circle-check-hollow4608FFE1-4420-41C5-B602-FE264E2D6F8D3E3E365B-80E8-4F6E-9288-3AF21C84374F086DDED4-C570-4A30-B5C2-0ACC4288D0B5restoresplit7B3B240D-B907-4145-8670-B2C9BE1E23A21194A048-5BA5-49C7-B176-32DBA6A5315A5990E9EA-4599-4220-A42D-68262CBA3687

Episode 88: Breaking into the Marketing Automation Mindset

How to approach marketing automation the right way and produce the results that matter most for your business.

Listen to Episode (34:01)

Synopsis

Justin MacDonald is president at SixthDivision, a marketing agency that specializes in helping businesses leverage the power of marketing automation to experience the most success and growth. He joins the podcast to share his insight into how business owners should approach marketing automation in order to get the most meaningful results.

Justin MacDonald is a self-proclaimed Harvard MBA dropout. He is a successful entrepreneur, former college and high school football coach, husband to his high school sweetheart and dad to three boys.

Transcript

Chris Davis: 00:24 Welcome to another episode of the ActiveCampaign Podcast. I’m your host, Chris Davis. On this episode I have Justin MacDonald of SixthDivision. He’s the president at SixthDivision, which is a marketing automation agency, and they specialize, listen to me, they specialize in getting your business profitable, successful by way of marketing automation, and what I really enjoy about this podcast and this conversation with Justin is that we get to talk about the mindset, the ideal mindset that you should be walking into marketing automation with. A lot of people fail before they even get started because their approach is wrong. So by listening to this podcast, my hopes, my dreams and wishes are that your mindset be more aligned with that, that accompany like SixthDivision has seen over time be successful so that you can save yourself from any heartache, pain, waste of time, waste of money in growing your business. Enjoy the episode. Justin, welcome to the podcast. Glad to have you on. How are you doing?

Justin MacDonal: 01:35 Doing great, Chris. Man, I’m pumped to be here.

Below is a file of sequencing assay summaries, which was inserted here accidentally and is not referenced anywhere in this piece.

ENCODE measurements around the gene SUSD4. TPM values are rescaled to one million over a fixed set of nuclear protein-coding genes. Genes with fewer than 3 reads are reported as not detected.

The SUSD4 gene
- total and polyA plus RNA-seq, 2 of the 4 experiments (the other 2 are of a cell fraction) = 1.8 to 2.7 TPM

Chris Davis: 01:36 Yes. Pumped to have you. Tell our audience a little bit about yourself, your personal journey as well as SixthDivision.

Justin MacDonal: 01:43 Sure, you got it. So to set some context with SixthDivision, SixthDivision is a marketing automation agency. We’re based out of Arizona. I’m the president of the company. So I keep the trains on time and then keep flack off everybody’s back so they can help our clients save time, get organized, deliver better experiences for their clients and make more cash money. So that is my role in the company. SixthDivision, it’s been around for a little about six and a half years, started by our two co-founders, Brad Martineau and Dave Lee who about two and a half years ago split off our sister company called PlusThis, which has some cool stuff also for the ActiveCampaign space as well.

So before SixthDivision which I’ve been here for, I don’t know, a little over a year now, which I guess that was like June 2017, before that my stint was at a network of universities in Africa called the African Leadership University. I was there for about a year and a half to help deploy and launch this dream by a guy named Fred Swaniker out of Africa who had this vision in a Ted Talk that he launched in 2014 to create a network of universities that were the Ivy League of Africa, with 25 campuses across the continent, 10,000 students on each campus, creating a quarter million students of ethical entrepreneurial leaders at any given time across the continent to change the continent ultimately, the globe through that. So it’s pretty cool, pretty inspiring and I got connected because they needed systems, process and automation to handle the volume of applications and so forth to be able to scale and start building these campuses.

So I got brought in to launch the school of business and the inaugural MBA program. We did that in four months using marketing automation. Then after that we centralized all the automation and marketing teams, architecture, all that sort of stuff for the entire undergraduate program as well and then launched the second campus in Kigali, Rwanda in about five months. So we went fast. What made it possible was marketing automation. Then prior to that, my previous life, I was at Infusionsoft working in many different places there with customers, through coaching and then service architecture and then this thing called customer experience and all the data behind it. So Infusionsoft, the company, knew how its product was being engaged and how well it was helping serve its customers and then finally into kind of a elite team of practitioners who were doing research on this thing called the small business success method, which was a repeatable, predictable methodology for taking ideas and getting them implemented to maximize and leverage marketing automation to create meaningful business results. So that is my journey that brings us here today.

Chris Davis: 04:32 Great. Great. Now I’m going to jump one more step back. The young Justin, those days of high school and running around trying to figure out what it is you have to value or to give to the world in terms of value. Did you always have kind of an inkling for business and marketing or was that something that you kind of picked up along the way?